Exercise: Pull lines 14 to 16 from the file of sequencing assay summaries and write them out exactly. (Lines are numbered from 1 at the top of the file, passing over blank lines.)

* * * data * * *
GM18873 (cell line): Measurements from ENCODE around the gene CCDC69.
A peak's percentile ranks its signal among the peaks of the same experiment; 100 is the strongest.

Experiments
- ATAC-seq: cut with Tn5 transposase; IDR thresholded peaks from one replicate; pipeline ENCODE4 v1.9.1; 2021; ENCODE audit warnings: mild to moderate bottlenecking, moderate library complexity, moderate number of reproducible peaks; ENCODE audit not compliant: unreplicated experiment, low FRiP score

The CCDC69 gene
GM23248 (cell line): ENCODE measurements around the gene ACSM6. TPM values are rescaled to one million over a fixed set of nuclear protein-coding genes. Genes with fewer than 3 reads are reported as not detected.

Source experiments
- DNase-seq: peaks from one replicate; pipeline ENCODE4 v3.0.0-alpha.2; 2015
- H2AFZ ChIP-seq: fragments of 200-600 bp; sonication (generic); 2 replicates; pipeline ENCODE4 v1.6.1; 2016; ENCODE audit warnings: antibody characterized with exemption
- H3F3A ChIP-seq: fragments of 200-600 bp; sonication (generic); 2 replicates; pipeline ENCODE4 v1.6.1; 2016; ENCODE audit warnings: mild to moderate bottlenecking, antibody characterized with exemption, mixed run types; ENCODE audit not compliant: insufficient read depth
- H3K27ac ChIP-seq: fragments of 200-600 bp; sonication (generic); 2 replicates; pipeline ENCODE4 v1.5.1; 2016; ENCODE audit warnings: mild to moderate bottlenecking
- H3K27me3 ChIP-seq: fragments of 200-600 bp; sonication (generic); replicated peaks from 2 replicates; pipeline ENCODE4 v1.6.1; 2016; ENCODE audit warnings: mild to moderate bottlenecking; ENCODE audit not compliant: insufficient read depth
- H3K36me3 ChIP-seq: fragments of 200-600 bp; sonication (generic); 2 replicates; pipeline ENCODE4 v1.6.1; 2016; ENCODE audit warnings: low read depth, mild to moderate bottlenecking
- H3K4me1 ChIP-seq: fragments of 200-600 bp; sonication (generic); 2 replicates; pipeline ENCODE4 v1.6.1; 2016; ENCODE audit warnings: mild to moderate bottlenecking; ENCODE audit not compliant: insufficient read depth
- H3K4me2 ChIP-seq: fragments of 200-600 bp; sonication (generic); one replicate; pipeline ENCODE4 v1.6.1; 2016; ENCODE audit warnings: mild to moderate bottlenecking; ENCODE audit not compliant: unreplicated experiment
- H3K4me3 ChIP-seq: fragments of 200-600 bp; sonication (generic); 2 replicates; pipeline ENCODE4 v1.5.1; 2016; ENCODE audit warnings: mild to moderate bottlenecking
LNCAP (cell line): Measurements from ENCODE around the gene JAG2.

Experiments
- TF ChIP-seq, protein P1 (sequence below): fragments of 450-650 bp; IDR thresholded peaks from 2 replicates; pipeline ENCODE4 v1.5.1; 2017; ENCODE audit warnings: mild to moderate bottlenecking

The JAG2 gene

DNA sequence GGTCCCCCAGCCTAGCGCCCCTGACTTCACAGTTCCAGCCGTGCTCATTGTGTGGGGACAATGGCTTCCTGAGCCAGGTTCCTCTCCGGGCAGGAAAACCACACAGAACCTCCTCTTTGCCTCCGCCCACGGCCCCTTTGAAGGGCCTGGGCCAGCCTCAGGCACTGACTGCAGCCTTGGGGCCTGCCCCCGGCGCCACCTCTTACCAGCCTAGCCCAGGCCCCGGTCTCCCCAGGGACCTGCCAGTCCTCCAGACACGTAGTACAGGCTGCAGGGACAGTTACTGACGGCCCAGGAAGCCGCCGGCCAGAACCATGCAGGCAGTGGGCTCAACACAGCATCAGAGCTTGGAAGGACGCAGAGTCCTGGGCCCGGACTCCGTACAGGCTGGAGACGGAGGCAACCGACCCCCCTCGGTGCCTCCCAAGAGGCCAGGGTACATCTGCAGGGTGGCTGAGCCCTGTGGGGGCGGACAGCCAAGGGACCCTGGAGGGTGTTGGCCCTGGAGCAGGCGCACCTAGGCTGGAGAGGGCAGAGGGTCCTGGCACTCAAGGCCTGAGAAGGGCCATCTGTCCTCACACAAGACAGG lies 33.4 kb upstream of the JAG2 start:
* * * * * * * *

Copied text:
- H3K4me1 ChIP-seq: fragments of 200-600 bp; sonication (generic); 2 replicates; pipeline ENCODE4 v1.6.1; 2016; ENCODE audit warnings: mild to moderate bottlenecking; ENCODE audit not compliant: insufficient read depth
- H3K4me2 ChIP-seq: fragments of 200-600 bp; sonication (generic); one replicate; pipeline ENCODE4 v1.6.1; 2016; ENCODE audit warnings: mild to moderate bottlenecking; ENCODE audit not compliant: unreplicated experiment
- H3K4me3 ChIP-seq: fragments of 200-600 bp; sonication (generic); 2 replicates; pipeline ENCODE4 v1.5.1; 2016; ENCODE audit warnings: mild to moderate bottlenecking